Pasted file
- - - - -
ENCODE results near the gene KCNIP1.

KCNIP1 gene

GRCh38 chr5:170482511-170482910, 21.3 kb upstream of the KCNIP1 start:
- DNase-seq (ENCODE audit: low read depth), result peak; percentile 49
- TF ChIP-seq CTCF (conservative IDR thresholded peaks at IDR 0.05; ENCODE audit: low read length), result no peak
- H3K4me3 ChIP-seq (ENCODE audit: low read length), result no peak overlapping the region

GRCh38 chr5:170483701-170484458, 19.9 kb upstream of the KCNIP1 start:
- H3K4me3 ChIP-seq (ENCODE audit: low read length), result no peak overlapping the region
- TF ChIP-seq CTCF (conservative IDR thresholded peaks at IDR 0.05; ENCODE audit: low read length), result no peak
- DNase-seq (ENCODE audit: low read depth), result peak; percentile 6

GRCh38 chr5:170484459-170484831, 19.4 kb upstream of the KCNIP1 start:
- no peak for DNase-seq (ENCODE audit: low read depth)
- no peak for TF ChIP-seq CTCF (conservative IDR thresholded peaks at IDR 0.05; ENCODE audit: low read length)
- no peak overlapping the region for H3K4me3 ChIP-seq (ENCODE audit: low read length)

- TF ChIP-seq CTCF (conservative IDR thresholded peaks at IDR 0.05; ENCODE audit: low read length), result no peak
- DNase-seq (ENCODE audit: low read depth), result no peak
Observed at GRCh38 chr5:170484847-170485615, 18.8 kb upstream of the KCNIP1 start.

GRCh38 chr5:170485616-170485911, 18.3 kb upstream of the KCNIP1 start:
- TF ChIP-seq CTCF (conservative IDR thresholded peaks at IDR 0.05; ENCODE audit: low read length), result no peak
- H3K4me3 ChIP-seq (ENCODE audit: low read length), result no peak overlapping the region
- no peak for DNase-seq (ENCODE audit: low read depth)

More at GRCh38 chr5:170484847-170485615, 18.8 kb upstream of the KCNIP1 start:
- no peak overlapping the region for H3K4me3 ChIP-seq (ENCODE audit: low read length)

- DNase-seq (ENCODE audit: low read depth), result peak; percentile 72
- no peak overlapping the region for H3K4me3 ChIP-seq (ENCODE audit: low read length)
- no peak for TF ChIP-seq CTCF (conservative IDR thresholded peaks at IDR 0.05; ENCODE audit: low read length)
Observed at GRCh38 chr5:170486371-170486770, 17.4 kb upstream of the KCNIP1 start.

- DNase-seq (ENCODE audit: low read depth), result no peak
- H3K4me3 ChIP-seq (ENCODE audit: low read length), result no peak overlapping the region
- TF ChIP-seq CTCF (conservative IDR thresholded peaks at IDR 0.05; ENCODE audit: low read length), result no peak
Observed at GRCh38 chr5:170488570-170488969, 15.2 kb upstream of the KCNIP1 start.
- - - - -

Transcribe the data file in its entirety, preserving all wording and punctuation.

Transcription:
ENCODE results near the gene KCNIP1.

KCNIP1 gene

GRCh38 chr5:170482511-170482910, 21.3 kb upstream of the KCNIP1 start:
- DNase-seq (ENCODE audit: low read depth), result peak; percentile 49
- TF ChIP-seq CTCF (conservative IDR thresholded peaks at IDR 0.05; ENCODE audit: low read length), result no peak
- H3K4me3 ChIP-seq (ENCODE audit: low read length), result no peak overlapping the region

GRCh38 chr5:170483701-170484458, 19.9 kb upstream of the KCNIP1 start:
- H3K4me3 ChIP-seq (ENCODE audit: low read length), result no peak overlapping the region
- TF ChIP-seq CTCF (conservative IDR thresholded peaks at IDR 0.05; ENCODE audit: low read length), result no peak
- DNase-seq (ENCODE audit: low read depth), result peak; percentile 6

GRCh38 chr5:170484459-170484831, 19.4 kb upstream of the KCNIP1 start:
- no peak for DNase-seq (ENCODE audit: low read depth)
- no peak for TF ChIP-seq CTCF (conservative IDR thresholded peaks at IDR 0.05; ENCODE audit: low read length)
- no peak overlapping the region for H3K4me3 ChIP-seq (ENCODE audit: low read length)

- TF ChIP-seq CTCF (conservative IDR thresholded peaks at IDR 0.05; ENCODE audit: low read length), result no peak
- DNase-seq (ENCODE audit: low read depth), result no peak
Observed at GRCh38 chr5:170484847-170485615, 18.8 kb upstream of the KCNIP1 start.

GRCh38 chr5:170485616-170485911, 18.3 kb upstream of the KCNIP1 start:
- TF ChIP-seq CTCF (conservative IDR thresholded peaks at IDR 0.05; ENCODE audit: low read length), result no peak
- H3K4me3 ChIP-seq (ENCODE audit: low read length), result no peak overlapping the region
- no peak for DNase-seq (ENCODE audit: low read depth)

More at GRCh38 chr5:170484847-170485615, 18.8 kb upstream of the KCNIP1 start:
- no peak overlapping the region for H3K4me3 ChIP-seq (ENCODE audit: low read length)

- DNase-seq (ENCODE audit: low read depth), result peak; percentile 72
- no peak overlapping the region for H3K4me3 ChIP-seq (ENCODE audit: low read length)
- no peak for TF ChIP-seq CTCF (conservative IDR thresholded peaks at IDR 0.05; ENCODE audit: low read length)
Observed at GRCh38 chr5:170486371-170486770, 17.4 kb upstream of the KCNIP1 start.

- DNase-seq (ENCODE audit: low read depth), result no peak
- H3K4me3 ChIP-seq (ENCODE audit: low read length), result no peak overlapping the region
- TF ChIP-seq CTCF (conservative IDR thresholded peaks at IDR 0.05; ENCODE audit: low read length), result no peak
Observed at GRCh38 chr5:170488570-170488969, 15.2 kb upstream of the KCNIP1 start.